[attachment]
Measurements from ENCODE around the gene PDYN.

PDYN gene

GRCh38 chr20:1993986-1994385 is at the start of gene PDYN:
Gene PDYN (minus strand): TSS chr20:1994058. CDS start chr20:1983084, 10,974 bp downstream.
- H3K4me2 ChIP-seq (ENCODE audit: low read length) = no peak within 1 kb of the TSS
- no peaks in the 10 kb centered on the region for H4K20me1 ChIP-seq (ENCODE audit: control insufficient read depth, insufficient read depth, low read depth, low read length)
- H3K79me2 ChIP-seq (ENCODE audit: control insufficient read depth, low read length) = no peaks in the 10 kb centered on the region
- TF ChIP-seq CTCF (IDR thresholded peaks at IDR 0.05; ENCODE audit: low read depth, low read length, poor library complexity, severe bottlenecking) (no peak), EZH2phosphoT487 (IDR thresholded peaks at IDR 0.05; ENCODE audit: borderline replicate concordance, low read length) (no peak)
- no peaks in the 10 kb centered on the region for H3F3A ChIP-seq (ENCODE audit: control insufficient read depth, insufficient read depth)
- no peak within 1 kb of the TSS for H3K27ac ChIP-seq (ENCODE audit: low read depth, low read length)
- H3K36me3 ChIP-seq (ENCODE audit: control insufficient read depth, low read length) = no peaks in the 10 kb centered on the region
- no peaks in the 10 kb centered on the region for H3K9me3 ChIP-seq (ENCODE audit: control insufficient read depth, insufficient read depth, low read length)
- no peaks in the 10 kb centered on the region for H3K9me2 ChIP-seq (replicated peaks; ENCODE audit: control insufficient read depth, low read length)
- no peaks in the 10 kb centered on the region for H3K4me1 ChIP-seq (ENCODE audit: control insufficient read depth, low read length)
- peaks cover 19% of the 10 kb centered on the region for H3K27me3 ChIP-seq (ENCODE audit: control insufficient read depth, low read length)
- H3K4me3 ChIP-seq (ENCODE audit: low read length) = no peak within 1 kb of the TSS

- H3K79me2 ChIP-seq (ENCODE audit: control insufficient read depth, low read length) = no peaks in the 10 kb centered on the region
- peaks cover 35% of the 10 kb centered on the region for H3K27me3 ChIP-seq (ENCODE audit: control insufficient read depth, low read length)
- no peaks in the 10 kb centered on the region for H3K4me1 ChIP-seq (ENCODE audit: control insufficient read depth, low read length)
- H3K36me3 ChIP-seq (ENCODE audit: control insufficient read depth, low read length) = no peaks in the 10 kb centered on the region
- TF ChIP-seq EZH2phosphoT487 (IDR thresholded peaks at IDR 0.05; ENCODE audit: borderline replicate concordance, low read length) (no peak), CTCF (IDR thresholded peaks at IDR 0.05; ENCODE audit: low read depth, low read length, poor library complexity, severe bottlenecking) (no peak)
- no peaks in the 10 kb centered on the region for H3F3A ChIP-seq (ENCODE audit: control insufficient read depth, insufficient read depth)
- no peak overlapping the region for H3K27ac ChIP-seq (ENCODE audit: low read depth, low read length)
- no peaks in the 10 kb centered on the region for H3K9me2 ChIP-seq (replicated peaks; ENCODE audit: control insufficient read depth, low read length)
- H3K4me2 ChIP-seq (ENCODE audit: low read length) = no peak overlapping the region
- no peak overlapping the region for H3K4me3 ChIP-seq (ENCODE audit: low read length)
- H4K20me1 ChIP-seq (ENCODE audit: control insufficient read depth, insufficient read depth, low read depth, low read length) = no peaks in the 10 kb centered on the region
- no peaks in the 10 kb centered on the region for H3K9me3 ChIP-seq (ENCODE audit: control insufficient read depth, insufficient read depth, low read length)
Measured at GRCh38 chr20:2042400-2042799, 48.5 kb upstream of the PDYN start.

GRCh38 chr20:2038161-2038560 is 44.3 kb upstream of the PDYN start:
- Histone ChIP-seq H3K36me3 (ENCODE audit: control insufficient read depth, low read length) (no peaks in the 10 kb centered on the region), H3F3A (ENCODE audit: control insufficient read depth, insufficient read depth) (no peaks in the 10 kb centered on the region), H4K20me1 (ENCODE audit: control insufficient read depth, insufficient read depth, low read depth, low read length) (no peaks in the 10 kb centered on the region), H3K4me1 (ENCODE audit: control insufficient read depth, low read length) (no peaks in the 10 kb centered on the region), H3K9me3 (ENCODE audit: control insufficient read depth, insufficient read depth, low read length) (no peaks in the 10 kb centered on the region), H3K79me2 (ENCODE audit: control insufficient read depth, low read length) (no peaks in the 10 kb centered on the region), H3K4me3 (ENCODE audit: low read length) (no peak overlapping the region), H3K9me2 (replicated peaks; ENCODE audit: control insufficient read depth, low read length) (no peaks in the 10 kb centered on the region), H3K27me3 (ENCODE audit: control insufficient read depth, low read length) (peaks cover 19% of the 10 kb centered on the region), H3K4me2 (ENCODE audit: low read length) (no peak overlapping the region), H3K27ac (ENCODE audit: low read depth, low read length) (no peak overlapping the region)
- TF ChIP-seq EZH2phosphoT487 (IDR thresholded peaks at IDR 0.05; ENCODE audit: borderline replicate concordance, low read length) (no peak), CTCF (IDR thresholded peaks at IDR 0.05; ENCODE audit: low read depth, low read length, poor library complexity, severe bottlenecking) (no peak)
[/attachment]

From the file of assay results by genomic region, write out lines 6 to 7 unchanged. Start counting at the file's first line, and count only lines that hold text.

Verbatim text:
- no peaks in the 10 kb centered on the region for H4K20me1 ChIP-seq (ENCODE audit: control insufficient read depth, insufficient read depth, low read depth, low read length)
- H3K79me2 ChIP-seq (ENCODE audit: control insufficient read depth, low read length) = no peaks in the 10 kb centered on the region